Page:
• Server Application Software
      • Print Service
        • File server stores print job in a print queue until print server is ready to print it
        • File server sends the print job to the print server
      File Server Print Server Shared Printer
    • Server Application Software
      • Print Server
        • Print server feeds the print job to the printer
        • Print servers are simple and inexpensive because the file server does most of the work
        • Low print server cost allows shared printers can be scattered throughout the office
      File Server Print Server
    • Server Application Software
      • Print Server
        • Connects to printer via parallel port on the print server; no special printer needed
        • Has NIC to connect to the hub or switch
        • Requires an RJ-45 port on the hub or switch
      Print Server Parallel Cable UTP RJ-45 Port
    • Server Application Software
      • Print Server Location
        • Parallel cable distance limitation requires print server to be within 1-2 meters of the printer
        • UTP allows print server to be up to 100 meters from the hub or switch
      Print Server Parallel Cable (1-2 m only) UTP (up to 100 m) RJ-45 Port New
    • Server Application Software
      • Typical Application Software
        • Word processing, e-mail, etc.
        • Must buy multiuser versions, not just a single copy from a retail store
        • License will limit the number of users
        • Will cost more than the SOS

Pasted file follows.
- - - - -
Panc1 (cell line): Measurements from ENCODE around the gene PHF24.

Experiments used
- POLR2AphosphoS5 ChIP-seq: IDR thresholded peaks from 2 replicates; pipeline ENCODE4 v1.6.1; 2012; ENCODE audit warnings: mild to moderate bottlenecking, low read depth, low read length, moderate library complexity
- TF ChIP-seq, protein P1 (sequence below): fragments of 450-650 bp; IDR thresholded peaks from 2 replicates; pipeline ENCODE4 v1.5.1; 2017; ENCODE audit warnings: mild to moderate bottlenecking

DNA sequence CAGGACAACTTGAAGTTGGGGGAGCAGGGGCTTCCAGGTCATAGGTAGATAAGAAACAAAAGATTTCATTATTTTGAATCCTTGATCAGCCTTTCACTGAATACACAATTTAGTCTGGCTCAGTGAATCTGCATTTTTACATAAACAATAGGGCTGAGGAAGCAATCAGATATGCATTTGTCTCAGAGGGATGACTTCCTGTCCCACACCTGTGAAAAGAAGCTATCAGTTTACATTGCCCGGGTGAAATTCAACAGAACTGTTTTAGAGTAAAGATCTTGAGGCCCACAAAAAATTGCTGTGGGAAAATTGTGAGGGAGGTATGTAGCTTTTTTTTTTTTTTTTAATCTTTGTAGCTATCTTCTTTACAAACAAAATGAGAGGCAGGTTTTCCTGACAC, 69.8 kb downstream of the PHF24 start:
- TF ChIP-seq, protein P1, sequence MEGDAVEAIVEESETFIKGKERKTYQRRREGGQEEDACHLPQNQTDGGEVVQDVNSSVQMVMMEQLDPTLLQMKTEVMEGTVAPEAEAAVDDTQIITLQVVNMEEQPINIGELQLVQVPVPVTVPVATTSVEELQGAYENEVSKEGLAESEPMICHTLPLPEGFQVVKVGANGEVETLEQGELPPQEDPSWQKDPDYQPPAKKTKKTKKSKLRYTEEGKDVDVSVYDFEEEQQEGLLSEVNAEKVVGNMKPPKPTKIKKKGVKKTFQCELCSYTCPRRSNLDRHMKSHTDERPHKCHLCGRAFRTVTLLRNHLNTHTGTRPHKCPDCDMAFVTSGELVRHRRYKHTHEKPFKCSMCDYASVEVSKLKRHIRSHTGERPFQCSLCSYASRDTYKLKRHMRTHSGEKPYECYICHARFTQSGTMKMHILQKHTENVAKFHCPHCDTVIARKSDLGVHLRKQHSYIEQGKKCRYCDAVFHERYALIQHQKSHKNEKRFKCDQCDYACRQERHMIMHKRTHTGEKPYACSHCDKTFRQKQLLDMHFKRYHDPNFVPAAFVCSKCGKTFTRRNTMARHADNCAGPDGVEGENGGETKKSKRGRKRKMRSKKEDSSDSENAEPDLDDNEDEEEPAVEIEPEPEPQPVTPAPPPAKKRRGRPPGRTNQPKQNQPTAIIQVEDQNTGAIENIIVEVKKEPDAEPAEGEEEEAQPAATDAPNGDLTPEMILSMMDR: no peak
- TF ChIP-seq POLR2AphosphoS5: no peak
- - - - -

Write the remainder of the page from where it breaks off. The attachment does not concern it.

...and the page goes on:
New New
    • Server Application Software
      • Remote Access Service (RAS)
        • User dials into a remote access server
        • Server authenticates the user (user must prove identity)
        • If authenticated, user may use internal servers
        • Client PC needs RAS software
      LAN Internal Server RAS Dial-In Client Dial-Up Telephone Line RAS Client Software
    • Server Application Software
      • Internet Access for a Simple PC LAN
        • Serial Router
        • Simple, inexpensive router
        • One RJ-45 port for LAN, one suitable port for ISP Connection
      Serial Router Access Line
    • Server Application Software
      • Serial Routers
        • May provide security to stop outside hackers
          • Network address translation (NAT) hides addresses of internal machines
          • Only serial router’s IP address appears in outgoing packets
      Serial Router Access Line IP Packet with Serial Router’s IP Address
    • Server Application Software
      • Serial Routers
        • Provide security to stop outside hackers
          • May provide a firewall (discussed in Chapter 10) to prevent unauthorized access from Internet hackers